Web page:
Red Ink Update: March 12, 1996

Update for March 12, 1996.


President Clinton signed today HR3021, the Debt Limit Extension bill, passed last week by the House and Senate. This temporary measure allows the Secretary of the Treasury to continue to borrow without exceeding the debt limit to meet ongoing financing needs until March 30th. It is hoped that by this date sweeping compromise legislation can be passed that will put this controversy to rest for years (for more background information, see the Red Ink Update for February 11, 1996). Effectively, this postpones the crisis on the debt ceiling for two more weeks, though one gets the sense these days that it will be resolved. In the heat of election campaigning, it is in no ones interest to impose an artificial crisis upon the economy.

Republican presidential candidate Pat Buchanan's day in the sun (or month in the sun) has been eclipsed by the professionalism of Bob Dole, who is now assured of the Republican nomination. Apparently because of the surge in press attention, Buchanan had become a little full of himself in the campaign for the Arizona primary of February 27th, which he should have won. But instead of settling down to insure an easy victory in a very conservative state, he spent the week posing with shotguns and cowboy hats and making low-brow rambling speeches, posturing as a real yahoo for Arizona and the rest of the nation (on one occasion he pointed an unloaded shotgun at the forehead of a reporter for the Los Angeles Times). When the votes were counted, Buchanan was in third (Forbes won, though his campaign has since died out as well) and his bid for the nomination ended.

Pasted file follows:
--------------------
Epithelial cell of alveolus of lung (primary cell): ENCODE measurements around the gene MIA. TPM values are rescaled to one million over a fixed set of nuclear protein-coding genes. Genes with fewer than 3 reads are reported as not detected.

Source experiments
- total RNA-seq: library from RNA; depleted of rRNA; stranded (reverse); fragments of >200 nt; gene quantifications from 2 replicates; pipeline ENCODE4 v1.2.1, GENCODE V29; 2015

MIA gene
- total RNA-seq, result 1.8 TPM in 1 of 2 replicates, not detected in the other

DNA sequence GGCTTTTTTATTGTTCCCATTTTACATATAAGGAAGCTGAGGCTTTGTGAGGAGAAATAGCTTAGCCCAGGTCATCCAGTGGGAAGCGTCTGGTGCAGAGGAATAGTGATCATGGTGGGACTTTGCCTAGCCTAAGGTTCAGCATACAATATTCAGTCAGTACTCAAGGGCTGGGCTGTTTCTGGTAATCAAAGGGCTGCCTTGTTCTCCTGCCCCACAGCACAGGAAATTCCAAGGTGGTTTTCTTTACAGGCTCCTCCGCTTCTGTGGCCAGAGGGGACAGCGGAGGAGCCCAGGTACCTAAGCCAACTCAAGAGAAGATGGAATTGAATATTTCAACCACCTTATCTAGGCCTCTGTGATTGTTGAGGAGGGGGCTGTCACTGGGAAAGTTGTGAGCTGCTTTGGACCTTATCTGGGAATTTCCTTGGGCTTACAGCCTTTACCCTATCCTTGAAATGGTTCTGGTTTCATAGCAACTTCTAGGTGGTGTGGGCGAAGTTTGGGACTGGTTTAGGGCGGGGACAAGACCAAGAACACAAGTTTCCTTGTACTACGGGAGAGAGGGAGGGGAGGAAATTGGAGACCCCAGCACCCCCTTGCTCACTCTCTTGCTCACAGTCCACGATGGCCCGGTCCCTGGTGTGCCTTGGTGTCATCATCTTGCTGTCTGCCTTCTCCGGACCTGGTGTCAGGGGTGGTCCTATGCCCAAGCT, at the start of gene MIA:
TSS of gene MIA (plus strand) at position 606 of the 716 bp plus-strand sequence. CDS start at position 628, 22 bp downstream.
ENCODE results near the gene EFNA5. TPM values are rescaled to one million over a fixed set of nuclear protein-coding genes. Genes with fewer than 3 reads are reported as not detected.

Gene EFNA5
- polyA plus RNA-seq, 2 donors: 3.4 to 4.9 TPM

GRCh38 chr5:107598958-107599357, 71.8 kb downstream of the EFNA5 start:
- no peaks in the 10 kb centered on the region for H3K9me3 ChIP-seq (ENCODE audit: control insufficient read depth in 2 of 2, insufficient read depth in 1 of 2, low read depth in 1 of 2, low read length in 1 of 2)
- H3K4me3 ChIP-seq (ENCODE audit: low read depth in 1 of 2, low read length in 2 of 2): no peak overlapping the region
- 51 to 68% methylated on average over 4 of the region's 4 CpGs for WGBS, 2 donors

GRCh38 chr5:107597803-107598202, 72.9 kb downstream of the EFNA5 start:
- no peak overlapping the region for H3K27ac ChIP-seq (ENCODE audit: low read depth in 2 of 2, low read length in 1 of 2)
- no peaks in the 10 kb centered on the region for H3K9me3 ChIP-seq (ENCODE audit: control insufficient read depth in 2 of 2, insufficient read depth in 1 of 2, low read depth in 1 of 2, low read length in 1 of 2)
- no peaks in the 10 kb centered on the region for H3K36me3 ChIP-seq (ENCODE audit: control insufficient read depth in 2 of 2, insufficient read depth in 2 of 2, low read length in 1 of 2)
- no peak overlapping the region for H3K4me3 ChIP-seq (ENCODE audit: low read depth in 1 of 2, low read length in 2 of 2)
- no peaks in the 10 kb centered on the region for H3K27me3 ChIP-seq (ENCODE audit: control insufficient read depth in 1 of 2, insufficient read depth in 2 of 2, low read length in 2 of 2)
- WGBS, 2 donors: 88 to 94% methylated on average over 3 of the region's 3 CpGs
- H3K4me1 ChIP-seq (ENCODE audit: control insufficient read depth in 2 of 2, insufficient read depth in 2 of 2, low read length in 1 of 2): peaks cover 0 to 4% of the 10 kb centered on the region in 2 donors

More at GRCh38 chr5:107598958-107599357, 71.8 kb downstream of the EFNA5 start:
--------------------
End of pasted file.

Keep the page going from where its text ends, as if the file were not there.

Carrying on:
Buchanan's temporary success, though, has had a lasting impact on the campaign and deficit politics, as discussed in the Red Ink Update for February 26, 1996. He reminded everyone that fundamental economic issues and the economic insecurity that arises from the present "restructuring" of the economy, the "downsizing" of corporate America and "free trade" all might matter considerably more to the electorate than "balancing the budget." Both Republican and Democratic candidates (for all elections, not just the presidency) have taken note.